That did not sit well with some Republicans.
Sens. Ted Cruz, R-Texas, Marco Rubio, R-Fla., Josh Hawley, R-Mo., Marsha Blackburn, R-Tenn., and Mike Lee, R-Utah, introduced a bill to strip the MLB of its antitrust exemption, which classifies the league as a sport rather than a business.
"If Major League Baseball is going to act dishonestly and spread lies about Georgia's voting rights bill to favor one party against the other, they shouldn't expect to continue to receive special benefits from Congress," Cruz said in a statement.
The bill never went anywhere. But their point was made.
And Georgia's Republican-controlled House voted to revoke a jet-fuel tax break used by Delta to save at least $35 million a year. But that bill died before full passage.
Georgia's lawmakers actually passed a similar bill in 2018 after Delta ended a partnership with the National Rifle Association in response to the school shooting in Parkland, Fla. But then-Gov. Nathan Deal, also a Republican, stopped collecting the tax months later.
Jeffery Sonnenfeld, a Yale management professor with close ties to corporate boardrooms, said companies were not backing down from the fight with what he called "GOP cancel culture grandstanding threats."
"Companies scoff at this pathetic barking from dogs chained up by their garages," he wrote in an email to The Washington Post, noting how the "Trump-orientated GOP" had already lost the mainstream U.S. business world.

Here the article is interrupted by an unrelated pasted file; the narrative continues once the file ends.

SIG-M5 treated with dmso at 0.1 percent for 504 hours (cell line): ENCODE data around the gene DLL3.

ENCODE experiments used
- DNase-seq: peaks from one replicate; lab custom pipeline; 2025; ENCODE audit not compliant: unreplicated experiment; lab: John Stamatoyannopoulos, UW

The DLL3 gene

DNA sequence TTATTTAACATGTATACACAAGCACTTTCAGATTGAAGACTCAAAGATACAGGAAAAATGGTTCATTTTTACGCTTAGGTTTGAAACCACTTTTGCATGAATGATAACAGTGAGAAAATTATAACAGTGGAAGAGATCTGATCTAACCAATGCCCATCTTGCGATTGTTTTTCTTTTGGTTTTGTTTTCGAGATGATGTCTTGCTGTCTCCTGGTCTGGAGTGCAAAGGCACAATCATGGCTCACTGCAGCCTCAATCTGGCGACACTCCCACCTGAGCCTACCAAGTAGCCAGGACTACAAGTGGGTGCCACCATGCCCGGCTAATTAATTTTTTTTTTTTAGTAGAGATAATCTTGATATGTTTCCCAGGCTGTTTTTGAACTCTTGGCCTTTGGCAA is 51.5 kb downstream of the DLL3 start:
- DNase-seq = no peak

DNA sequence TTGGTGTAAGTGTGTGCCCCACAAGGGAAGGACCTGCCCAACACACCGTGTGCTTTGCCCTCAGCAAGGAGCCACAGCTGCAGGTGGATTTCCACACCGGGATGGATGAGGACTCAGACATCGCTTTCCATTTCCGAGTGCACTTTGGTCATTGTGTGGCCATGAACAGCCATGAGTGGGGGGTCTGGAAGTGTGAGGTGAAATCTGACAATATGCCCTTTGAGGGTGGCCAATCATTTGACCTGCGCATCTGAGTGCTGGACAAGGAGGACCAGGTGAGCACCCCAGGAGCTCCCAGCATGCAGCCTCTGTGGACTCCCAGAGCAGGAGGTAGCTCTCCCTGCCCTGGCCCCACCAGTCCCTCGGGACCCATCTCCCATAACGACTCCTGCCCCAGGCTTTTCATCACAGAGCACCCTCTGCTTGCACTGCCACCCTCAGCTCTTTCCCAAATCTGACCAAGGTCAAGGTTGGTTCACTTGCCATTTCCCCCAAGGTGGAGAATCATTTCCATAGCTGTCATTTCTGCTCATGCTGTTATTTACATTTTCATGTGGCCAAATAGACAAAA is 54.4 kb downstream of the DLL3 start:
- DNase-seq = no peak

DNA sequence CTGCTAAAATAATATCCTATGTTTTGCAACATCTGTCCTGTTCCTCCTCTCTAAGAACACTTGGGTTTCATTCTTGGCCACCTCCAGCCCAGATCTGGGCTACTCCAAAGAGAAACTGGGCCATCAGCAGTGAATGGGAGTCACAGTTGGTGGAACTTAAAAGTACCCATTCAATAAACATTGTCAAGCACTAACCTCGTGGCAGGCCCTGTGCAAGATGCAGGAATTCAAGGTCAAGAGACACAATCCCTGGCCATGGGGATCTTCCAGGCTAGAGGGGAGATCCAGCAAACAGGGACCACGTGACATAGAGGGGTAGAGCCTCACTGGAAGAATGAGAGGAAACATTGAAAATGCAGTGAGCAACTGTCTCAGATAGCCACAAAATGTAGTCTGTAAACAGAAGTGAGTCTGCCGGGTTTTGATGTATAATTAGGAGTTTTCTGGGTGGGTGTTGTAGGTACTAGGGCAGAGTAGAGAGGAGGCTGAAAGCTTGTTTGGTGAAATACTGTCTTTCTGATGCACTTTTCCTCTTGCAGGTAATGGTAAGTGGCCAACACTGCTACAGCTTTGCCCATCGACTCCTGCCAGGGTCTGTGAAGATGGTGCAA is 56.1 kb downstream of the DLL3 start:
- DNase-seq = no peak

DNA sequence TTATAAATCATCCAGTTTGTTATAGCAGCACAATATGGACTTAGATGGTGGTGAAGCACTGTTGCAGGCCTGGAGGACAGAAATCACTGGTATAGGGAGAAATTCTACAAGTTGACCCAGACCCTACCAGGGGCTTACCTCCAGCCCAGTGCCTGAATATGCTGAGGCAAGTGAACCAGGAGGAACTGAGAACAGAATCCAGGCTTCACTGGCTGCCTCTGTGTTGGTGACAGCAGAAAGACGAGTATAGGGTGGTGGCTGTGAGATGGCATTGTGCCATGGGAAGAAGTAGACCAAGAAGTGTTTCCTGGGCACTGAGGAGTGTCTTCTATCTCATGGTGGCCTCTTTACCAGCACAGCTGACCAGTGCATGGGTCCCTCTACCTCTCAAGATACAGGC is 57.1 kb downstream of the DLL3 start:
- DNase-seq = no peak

Dozens of companies paused or stopped making political donations to the Republicans in Congress who voted against certifying the 2020 election of President Joe Biden, he said. At least 600 companies signed petitions against Republican-led restrictions on voting access last year.
One unusual aspect of DeSantis' threats against Disney is that he has appeared willing to follow through. But it's unclear what the impact will be if Disney World loses its special district privileges.
Disney is more vulnerable to threats of political vengeance because it lacks what is often a corporate trump card: They easy ability to move.
Benjamin Means, a business law professor at the University of South Carolina, has studied what he calls the power of "corporate exit" - whether that is moving headquarters or shifting investments.
"Disney, they really can't pick up their ball and go home," Means said. "You can't relocate Disney World."
But DeSantis' tactics could make Disney rethink future investments. California Gov. Gavin Newsom, a Democrat, already has asked the company to reconsider moving 2,000 jobs from his state to Florida.
Colorado's Democratic Gov. Jared Polis used the recent turmoil to make pitches to Disney and Twitter - the tech company also has been criticized by DeSantis for its opposition to a takeover bid from Telsa chief executive Elon Musk.
"Florida's authoritarian socialist attacks on the private sector are driving businesses away," Polis tweeted.
Texas GOP politicians have been putting pressure on companies, too. Last year, Lt. Gov. Dan Patrick attacked American Airlines for opposing changes to state voting laws.
"Texans are fed up with corporations that don't share our values trying to dictate public policy," Patrick said in a long statement.
The politics of revenge are not helpful to running a government, said Jewett, the political science professor.
"It's no way to make good public policy."